Canada Should Pull Up Their Socks? : Interview with Greg Foss ②

Greg Foss is a Canadian who spent 32 years trading credit both in Canada and the US. High yield credit (or Junk Bonds), which he focused on, trades mostly out of New York. He believes that credit markets are the most important markets in the world. Everyone focuses on equities, but the reality is credit markets are far bigger and more important.

Interview Date : 15th March 2021

How did you encounter Bitcoin?

I was asked to be an early investor in a company in Canada that wanted to bring Bitcoin to an exchange-listed fund in Canada. I helped to recruit the CIO. We took the Ontario securities commission to court to win the right to list a closed-end Bitcoin fund on the Toronto stock exchange. I was introduced to Bitcoin before I invested in that company, and as an engineer, I was convinced pretty quickly. I was shown which was essentially the blockchain-in-action. I saw the blocks that were being formed every 10 minutes, the mempool, the transactions flashing across the screen around the globe. The engineer in me was completely amazed at it.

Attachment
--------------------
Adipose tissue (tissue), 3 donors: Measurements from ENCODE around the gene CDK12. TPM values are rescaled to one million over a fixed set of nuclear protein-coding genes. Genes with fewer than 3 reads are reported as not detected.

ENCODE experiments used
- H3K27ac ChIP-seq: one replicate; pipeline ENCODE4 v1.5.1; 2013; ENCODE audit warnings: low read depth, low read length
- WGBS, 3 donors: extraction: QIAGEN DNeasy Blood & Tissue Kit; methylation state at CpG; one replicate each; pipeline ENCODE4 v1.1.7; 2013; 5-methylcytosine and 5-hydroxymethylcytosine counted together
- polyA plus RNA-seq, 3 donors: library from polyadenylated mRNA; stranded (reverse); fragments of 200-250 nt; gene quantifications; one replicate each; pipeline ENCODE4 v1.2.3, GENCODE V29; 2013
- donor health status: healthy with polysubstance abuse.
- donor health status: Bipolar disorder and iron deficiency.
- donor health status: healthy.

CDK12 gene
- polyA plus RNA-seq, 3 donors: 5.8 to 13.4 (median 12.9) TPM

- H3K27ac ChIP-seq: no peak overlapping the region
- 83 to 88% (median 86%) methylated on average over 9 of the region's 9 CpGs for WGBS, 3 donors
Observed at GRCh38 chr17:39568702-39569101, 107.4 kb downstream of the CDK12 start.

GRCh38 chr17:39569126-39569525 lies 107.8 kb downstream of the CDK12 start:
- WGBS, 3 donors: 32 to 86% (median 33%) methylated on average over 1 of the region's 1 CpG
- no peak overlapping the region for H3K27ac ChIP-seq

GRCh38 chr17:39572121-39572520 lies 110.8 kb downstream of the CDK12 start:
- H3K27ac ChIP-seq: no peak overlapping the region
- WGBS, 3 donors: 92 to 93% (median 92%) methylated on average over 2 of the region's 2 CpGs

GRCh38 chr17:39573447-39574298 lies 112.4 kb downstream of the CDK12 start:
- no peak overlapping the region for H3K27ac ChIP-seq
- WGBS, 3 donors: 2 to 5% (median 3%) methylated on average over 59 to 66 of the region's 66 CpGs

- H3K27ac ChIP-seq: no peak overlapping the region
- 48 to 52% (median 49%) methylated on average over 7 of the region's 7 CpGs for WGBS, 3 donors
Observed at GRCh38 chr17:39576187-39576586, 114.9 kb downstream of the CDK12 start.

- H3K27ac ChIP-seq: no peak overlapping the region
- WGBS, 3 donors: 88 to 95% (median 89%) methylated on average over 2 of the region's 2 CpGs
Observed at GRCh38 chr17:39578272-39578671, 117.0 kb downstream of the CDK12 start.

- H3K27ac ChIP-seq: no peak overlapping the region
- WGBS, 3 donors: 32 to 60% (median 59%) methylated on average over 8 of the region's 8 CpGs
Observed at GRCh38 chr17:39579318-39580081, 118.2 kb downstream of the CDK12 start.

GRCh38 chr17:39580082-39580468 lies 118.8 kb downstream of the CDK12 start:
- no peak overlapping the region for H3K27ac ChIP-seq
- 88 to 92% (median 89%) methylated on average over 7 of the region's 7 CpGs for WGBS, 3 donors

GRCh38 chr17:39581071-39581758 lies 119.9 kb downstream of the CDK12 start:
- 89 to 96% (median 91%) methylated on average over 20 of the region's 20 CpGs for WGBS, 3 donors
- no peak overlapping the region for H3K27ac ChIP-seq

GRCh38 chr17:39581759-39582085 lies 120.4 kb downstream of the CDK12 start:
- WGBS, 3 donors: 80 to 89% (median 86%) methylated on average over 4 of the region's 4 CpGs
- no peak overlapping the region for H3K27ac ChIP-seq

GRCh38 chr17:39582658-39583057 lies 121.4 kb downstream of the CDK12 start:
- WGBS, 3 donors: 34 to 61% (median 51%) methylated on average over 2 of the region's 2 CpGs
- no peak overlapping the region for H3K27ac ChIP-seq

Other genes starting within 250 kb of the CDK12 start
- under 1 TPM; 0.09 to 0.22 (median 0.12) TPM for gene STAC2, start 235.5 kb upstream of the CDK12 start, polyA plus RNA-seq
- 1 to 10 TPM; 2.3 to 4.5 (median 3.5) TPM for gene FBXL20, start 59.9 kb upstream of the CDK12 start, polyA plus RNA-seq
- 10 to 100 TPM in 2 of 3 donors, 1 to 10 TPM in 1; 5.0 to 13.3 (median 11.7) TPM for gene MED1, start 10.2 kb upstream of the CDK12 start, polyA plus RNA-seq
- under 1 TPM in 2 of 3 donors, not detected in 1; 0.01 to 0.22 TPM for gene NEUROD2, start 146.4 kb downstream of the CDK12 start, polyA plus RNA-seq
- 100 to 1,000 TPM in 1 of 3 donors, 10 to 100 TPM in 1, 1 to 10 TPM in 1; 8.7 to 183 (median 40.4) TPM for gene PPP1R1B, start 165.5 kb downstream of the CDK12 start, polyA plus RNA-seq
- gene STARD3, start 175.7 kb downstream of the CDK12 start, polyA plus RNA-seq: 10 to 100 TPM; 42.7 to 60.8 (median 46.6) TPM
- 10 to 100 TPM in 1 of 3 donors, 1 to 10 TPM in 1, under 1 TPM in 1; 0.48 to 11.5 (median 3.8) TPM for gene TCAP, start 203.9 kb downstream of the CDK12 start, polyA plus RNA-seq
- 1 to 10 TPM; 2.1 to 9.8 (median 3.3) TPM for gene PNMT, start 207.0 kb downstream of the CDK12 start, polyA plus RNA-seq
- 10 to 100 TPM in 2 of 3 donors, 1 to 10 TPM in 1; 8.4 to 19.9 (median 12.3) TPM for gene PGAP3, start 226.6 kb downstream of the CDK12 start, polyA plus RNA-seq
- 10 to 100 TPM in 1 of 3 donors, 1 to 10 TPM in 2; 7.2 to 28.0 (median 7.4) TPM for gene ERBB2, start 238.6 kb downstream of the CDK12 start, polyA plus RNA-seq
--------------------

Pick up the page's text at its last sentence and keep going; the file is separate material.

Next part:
I’ve never seen something so technologically beautiful in my life. Most importantly, it’s math and code, and there’s only 21 million Bitcoin, so there’s scarcity. It is a proven protocol that is open source. For me, it ticked all the boxes, and it’s everything I was looking for.

It took us about 4 years to win the battle against the Ontario securities commission. Canada launched 2 new ETFs, actual exchange-traded funds, which have now exceeded $1 billion invested in the Canadian market to have exposure to Bitcoin. Today, Canada has one of the most developed Bitcoin exchange-traded funds and communities in the world. It’s beautiful because it’s hedging the risks of what I term the fiat shenanigans.